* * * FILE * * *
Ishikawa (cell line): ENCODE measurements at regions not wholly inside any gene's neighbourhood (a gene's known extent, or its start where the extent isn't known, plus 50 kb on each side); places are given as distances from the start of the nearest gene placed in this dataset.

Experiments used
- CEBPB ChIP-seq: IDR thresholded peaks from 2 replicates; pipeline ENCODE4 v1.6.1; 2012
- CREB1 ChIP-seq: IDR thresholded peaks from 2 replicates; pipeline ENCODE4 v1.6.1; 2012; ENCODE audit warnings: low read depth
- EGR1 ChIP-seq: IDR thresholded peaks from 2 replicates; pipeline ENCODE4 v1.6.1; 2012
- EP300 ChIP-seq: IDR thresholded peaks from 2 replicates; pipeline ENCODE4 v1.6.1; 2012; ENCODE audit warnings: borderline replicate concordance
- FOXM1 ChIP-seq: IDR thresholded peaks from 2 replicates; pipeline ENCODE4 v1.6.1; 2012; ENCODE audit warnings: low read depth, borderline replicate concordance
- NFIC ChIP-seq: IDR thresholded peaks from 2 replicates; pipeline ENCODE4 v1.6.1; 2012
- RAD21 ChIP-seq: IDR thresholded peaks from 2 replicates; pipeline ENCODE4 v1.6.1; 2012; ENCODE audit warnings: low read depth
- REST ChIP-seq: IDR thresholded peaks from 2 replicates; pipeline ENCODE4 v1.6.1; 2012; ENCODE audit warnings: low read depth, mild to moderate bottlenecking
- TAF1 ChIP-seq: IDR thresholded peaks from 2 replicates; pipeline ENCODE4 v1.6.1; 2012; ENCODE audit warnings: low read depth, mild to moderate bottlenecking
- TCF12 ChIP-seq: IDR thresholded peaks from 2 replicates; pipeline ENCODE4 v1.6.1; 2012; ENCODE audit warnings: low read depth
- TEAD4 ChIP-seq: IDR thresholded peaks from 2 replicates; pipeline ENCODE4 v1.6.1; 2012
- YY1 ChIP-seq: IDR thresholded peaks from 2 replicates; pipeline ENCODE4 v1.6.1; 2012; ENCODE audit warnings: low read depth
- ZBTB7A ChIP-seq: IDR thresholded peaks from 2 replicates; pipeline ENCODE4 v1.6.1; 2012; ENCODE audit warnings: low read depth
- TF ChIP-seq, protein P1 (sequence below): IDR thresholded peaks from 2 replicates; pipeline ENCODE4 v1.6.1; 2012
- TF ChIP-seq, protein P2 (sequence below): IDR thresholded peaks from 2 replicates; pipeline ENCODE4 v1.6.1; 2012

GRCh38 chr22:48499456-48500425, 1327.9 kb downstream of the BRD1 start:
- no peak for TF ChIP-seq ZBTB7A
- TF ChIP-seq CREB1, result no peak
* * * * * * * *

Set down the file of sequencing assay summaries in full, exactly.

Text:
Ishikawa (cell line): ENCODE measurements at regions not wholly inside any gene's neighbourhood (a gene's known extent, or its start where the extent isn't known, plus 50 kb on each side); places are given as distances from the start of the nearest gene placed in this dataset.

Experiments used
- CEBPB ChIP-seq: IDR thresholded peaks from 2 replicates; pipeline ENCODE4 v1.6.1; 2012
- CREB1 ChIP-seq: IDR thresholded peaks from 2 replicates; pipeline ENCODE4 v1.6.1; 2012; ENCODE audit warnings: low read depth
- EGR1 ChIP-seq: IDR thresholded peaks from 2 replicates; pipeline ENCODE4 v1.6.1; 2012
- EP300 ChIP-seq: IDR thresholded peaks from 2 replicates; pipeline ENCODE4 v1.6.1; 2012; ENCODE audit warnings: borderline replicate concordance
- FOXM1 ChIP-seq: IDR thresholded peaks from 2 replicates; pipeline ENCODE4 v1.6.1; 2012; ENCODE audit warnings: low read depth, borderline replicate concordance
- NFIC ChIP-seq: IDR thresholded peaks from 2 replicates; pipeline ENCODE4 v1.6.1; 2012
- RAD21 ChIP-seq: IDR thresholded peaks from 2 replicates; pipeline ENCODE4 v1.6.1; 2012; ENCODE audit warnings: low read depth
- REST ChIP-seq: IDR thresholded peaks from 2 replicates; pipeline ENCODE4 v1.6.1; 2012; ENCODE audit warnings: low read depth, mild to moderate bottlenecking
- TAF1 ChIP-seq: IDR thresholded peaks from 2 replicates; pipeline ENCODE4 v1.6.1; 2012; ENCODE audit warnings: low read depth, mild to moderate bottlenecking
- TCF12 ChIP-seq: IDR thresholded peaks from 2 replicates; pipeline ENCODE4 v1.6.1; 2012; ENCODE audit warnings: low read depth
- TEAD4 ChIP-seq: IDR thresholded peaks from 2 replicates; pipeline ENCODE4 v1.6.1; 2012
- YY1 ChIP-seq: IDR thresholded peaks from 2 replicates; pipeline ENCODE4 v1.6.1; 2012; ENCODE audit warnings: low read depth
- ZBTB7A ChIP-seq: IDR thresholded peaks from 2 replicates; pipeline ENCODE4 v1.6.1; 2012; ENCODE audit warnings: low read depth
- TF ChIP-seq, protein P1 (sequence below): IDR thresholded peaks from 2 replicates; pipeline ENCODE4 v1.6.1; 2012
- TF ChIP-seq, protein P2 (sequence below): IDR thresholded peaks from 2 replicates; pipeline ENCODE4 v1.6.1; 2012

GRCh38 chr22:48499456-48500425, 1327.9 kb downstream of the BRD1 start:
- no peak for TF ChIP-seq ZBTB7A
- TF ChIP-seq CREB1, result no peak